Vegan broths

Vegetable broth – tips for buying and making your own

Vegetable broth is handy to have on hand for making rice dishes, risotto, and soups. It’s convenient to buy at the store but be sure to look carefully at the ingredients. Some list carrots as the first ingredient and the broth can be orange in color and very sweet. Some manufacturers such as Whole Foods brand add a bit of sugar and oil which is best to avoid. Trader Joe’s Organic Hearty Vegetable Broth has carrots as the first ingredient but does not add sugar or oil. Try a few brands to see what you prefer.

Of course the best broth is what you make from scratch. It’s not difficult, just takes a bit of advanced planning. But it’s worth it. You can control how intense you want the flavors to be and design it for the dish you are making.

A time-saving (and money-saving) tip is to save clean vegetable trimmings in a gallon freezer bag as you are cooking other meals or making salads. You can use theses scraps that would otherwise get composted to make broth. Save onion and shallot peels and the ends of leeks and green onions; carrot and potato peels, ends of celery (and their leaves), chard stems and bell pepper. In a separate bag save mushroom ends. You’ll add the mushrooms if you want a darker, earthier flavor, especially if you are making a mushroom risotto. You can also add fennel which will give a licorice flavor. Avoid cruciferous veggies such as broccoli and cabbage as they will add a bitter taste. Red beets will turn it red.

You can make a broth using just the scraps plus herbs (see recipe below) or add additional vegetables which you can roast or sauté first if you want a more intense flavor. Here is a wonderful basic broth recipe from Anna Thomas, featured on Epicureous.

For a broth just from the scraps, use this recipe from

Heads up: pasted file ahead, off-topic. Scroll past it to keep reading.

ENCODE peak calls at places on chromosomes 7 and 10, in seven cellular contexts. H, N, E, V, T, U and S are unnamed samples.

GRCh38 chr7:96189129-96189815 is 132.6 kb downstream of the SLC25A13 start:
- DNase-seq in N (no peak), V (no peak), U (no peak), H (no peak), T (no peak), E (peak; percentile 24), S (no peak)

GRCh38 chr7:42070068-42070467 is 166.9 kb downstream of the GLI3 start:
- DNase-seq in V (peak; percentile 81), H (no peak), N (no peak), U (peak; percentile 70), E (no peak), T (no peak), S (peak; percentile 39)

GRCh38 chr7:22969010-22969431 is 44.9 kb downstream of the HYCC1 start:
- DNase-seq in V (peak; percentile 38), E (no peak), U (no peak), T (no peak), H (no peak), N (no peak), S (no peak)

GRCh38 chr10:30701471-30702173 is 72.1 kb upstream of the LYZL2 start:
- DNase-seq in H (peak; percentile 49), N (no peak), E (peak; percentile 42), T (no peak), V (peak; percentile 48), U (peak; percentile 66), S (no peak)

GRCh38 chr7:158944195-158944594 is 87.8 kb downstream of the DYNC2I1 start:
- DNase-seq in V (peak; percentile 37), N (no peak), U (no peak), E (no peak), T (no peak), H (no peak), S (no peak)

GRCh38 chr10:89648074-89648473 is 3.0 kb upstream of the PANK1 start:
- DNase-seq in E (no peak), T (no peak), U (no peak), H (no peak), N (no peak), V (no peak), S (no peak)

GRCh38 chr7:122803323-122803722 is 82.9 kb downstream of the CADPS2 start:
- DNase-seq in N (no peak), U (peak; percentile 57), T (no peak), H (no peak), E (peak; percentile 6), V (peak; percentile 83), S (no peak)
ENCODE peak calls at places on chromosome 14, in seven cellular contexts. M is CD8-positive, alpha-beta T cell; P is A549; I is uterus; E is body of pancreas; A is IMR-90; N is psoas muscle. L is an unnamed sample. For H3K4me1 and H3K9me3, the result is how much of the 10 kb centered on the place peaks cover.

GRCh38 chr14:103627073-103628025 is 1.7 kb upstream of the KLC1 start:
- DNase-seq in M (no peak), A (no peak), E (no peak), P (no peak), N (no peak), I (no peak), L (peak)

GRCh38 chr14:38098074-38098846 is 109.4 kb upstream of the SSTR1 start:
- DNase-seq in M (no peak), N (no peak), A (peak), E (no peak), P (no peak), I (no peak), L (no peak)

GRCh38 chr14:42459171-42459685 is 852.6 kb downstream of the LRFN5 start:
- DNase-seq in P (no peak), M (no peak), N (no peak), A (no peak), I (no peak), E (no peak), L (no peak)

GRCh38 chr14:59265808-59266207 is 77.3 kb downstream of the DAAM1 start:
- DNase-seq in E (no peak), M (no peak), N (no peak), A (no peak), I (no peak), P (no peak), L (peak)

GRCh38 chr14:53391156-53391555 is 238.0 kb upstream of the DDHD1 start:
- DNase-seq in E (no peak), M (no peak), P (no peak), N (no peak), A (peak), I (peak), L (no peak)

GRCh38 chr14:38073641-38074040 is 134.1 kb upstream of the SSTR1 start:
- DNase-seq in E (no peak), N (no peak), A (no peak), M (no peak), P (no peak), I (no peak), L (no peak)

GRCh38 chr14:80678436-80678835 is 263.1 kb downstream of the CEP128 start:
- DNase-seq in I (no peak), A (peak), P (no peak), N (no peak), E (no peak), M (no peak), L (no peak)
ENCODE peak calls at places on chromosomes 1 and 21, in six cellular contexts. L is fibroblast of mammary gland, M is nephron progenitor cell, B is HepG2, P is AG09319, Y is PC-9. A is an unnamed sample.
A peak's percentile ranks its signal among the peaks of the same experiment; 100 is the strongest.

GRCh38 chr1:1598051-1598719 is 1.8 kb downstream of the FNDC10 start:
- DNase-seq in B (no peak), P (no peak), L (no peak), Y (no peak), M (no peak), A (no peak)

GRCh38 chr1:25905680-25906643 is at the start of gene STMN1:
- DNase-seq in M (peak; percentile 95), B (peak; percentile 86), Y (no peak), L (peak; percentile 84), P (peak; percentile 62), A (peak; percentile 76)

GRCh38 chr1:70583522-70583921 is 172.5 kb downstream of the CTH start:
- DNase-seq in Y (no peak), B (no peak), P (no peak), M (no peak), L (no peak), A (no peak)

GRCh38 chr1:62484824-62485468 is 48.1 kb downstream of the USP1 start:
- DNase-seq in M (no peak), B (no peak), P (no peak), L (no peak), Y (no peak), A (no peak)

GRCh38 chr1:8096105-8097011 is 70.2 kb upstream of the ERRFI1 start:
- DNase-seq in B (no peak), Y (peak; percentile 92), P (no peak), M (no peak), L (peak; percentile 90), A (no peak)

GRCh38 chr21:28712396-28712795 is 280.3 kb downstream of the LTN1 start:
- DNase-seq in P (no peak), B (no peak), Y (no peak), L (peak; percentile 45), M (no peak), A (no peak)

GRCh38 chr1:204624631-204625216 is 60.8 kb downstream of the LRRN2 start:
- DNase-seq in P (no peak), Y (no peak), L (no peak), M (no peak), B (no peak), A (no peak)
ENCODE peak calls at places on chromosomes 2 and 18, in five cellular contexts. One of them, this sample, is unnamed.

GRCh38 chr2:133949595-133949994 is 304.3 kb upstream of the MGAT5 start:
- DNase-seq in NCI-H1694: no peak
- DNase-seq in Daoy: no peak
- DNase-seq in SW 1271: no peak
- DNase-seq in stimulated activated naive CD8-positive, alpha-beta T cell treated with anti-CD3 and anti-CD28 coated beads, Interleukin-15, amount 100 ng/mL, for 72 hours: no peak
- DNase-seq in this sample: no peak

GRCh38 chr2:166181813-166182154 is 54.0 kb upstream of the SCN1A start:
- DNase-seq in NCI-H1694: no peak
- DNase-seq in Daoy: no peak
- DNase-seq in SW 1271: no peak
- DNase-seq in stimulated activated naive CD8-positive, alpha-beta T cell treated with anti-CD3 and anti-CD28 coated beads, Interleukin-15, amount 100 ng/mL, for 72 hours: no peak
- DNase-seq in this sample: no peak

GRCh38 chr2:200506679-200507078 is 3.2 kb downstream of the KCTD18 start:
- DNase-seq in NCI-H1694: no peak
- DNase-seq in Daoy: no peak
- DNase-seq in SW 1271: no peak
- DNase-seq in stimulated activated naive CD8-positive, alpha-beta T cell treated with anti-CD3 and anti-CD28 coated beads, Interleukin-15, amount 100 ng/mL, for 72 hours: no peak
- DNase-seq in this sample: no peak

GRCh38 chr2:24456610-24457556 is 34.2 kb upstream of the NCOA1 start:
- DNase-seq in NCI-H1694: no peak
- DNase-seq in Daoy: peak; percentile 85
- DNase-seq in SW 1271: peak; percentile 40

• Place 4-6 cups of scraps in a soup pot or dutch oven and add
  • 1 bay leaf
  • 3-5 cloves of garlic, peeled
  • 4 branches of Italian parsley
  • A sprig of thyme or 1 teaspoon dried thyme
  • Cover with water, about an inch above the veggies, bring to a boil and simmer uncovered for about 45 minutes.
  • Strain the broth through a colander lined with cheesecloth or a strainer.

If not using the broth right away, let it cool completely and freeze it in a freezer-proof container or ice cube trays, or store for up to five days in the refrigerator.

2 thoughts on “Vegetable broth – tips for buying and making your own

  1. Using scraps reminds me of my Italian parents way of making broth and one I have adopted as well. Last year a friend gave me a broth recipe from Dr. Mark Hymen’s book, The Ultra Simple Diet. Because it is touted to fight inflammation in the body, I made it for my husband who is fighting myeloma, an immunological blood disease, a form of cancer. Drinking this delicious broth twice a day is recommended. It has lots of cancer fighting ingredients. I also use this broth to braise veggies, flavor soups also. I make enough to fill about 9 quart jars and freeze what I am not using
    Broth from Dr. Mark Hymen’s book: THE ULTRA SIMPLE DIET (takes 1 hour prep; 1-2 hours cook, 1 hour to strain – I tri[le the recipe )
    I often cook it after dinner. Leave covered on stove and strain in the morning.

    For every 3 quarts of water, add 1 large chopped onion, 2 sliced carrots, 1 cup of daikon, or white radish root,
    1 cup of winter squash, cut into 1/2 inch cubes,
    1 cup of root vegetable: tips, parsnips and rutabagas for sweetness,
    2 cups of chopped greens: kale, parsley, beet greens, collard greens, chard, etc,
    2 celery stalks, 1/2 cup seaweed: nori, pulse, wakame, kelp or kombu,
    1/2 cup cabbage, 4 1/2 inch slices of ginger, 2 cloves of whole garlic, Sea salt to taste. If available, 1 cup fresh or dried shiitake or maitake mushrooms for their immune-boosting properties.
    Don’t forget to add your collection of veggie scraps.

    Add all ingredients at once. Place on a low boil for 1-2 hours. Boil to taste. Cool. Then Strain in a cone shaped colander or fine strainer and smooth broth out of the cooked veggies. Discard veggies. Enjoy the broth.
    Makes approximately 8 cups or 2 quarts.


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